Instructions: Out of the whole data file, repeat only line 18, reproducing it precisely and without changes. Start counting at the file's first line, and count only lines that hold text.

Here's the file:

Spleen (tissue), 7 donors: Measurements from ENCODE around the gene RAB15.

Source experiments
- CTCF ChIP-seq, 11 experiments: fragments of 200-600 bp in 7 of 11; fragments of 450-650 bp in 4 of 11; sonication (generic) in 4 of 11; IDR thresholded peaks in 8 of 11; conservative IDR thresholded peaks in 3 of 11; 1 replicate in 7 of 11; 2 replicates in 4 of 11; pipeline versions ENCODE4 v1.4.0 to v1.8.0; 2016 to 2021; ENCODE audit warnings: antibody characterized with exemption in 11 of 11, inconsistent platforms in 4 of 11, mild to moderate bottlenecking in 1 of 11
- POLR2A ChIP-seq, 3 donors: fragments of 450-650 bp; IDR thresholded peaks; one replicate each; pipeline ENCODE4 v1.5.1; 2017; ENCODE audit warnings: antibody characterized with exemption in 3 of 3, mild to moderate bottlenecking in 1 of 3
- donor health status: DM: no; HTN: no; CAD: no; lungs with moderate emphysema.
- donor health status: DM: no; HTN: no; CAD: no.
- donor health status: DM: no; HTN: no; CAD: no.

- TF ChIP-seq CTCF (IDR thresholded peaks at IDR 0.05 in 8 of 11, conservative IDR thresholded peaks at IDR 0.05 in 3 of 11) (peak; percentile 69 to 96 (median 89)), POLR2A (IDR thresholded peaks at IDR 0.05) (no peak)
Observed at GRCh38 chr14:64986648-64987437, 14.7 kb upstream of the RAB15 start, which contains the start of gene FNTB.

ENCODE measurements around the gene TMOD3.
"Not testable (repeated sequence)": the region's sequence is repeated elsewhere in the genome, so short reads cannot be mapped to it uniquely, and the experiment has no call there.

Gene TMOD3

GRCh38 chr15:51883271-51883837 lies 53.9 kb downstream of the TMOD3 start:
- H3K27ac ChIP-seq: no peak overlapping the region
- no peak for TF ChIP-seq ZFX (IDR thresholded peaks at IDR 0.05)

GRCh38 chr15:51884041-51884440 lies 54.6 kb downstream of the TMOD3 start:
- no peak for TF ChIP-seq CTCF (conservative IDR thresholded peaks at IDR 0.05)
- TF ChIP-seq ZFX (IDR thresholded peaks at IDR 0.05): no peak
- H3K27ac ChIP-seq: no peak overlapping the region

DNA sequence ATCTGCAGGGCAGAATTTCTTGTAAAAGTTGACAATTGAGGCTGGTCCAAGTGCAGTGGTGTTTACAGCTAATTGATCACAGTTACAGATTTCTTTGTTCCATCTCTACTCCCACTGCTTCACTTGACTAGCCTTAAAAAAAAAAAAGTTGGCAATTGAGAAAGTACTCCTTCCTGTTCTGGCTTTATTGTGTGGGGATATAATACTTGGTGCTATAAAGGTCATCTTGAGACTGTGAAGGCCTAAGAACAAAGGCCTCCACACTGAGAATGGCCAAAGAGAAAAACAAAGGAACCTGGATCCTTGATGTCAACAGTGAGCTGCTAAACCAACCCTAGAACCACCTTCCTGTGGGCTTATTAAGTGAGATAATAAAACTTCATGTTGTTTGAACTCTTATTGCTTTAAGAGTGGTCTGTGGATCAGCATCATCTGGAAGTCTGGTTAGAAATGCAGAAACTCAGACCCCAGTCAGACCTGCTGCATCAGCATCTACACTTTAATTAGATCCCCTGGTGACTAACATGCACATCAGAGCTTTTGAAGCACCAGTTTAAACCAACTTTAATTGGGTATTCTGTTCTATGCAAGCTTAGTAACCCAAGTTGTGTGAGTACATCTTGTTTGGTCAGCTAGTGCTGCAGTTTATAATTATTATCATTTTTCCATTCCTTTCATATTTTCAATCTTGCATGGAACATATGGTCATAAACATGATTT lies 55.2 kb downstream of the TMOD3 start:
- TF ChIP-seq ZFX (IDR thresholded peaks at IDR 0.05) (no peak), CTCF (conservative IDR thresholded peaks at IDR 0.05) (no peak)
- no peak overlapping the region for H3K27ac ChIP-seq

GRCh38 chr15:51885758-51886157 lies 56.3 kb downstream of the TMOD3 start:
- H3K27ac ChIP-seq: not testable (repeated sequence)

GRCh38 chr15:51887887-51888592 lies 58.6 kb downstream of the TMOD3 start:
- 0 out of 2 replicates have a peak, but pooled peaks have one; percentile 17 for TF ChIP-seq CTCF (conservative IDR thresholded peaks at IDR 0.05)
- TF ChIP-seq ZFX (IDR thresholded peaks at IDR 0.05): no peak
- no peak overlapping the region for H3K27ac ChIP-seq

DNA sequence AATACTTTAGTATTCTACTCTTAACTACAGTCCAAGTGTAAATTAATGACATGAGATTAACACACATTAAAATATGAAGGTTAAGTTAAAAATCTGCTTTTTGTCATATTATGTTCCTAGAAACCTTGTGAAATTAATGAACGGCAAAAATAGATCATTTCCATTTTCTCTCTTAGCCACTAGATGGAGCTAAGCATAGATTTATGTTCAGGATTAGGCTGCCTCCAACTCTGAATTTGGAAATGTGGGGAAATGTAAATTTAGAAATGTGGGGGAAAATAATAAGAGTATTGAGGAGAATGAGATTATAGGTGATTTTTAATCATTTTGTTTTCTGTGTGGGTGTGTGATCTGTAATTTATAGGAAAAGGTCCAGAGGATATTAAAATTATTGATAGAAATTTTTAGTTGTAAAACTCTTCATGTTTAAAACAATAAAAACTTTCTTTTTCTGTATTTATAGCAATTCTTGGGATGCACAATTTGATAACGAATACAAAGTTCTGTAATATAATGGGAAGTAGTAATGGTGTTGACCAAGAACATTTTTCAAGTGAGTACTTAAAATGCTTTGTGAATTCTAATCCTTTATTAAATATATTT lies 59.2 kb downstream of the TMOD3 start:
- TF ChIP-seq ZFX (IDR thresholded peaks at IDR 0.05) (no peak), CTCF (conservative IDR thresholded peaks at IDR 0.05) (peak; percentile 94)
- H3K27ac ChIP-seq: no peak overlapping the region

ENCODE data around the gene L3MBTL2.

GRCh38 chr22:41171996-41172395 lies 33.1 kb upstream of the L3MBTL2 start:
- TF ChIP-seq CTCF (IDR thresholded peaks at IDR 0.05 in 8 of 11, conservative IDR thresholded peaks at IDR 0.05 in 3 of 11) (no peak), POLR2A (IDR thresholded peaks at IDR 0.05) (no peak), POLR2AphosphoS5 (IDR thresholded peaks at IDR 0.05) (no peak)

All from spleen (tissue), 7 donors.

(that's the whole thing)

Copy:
- TF ChIP-seq ZFX (IDR thresholded peaks at IDR 0.05): no peak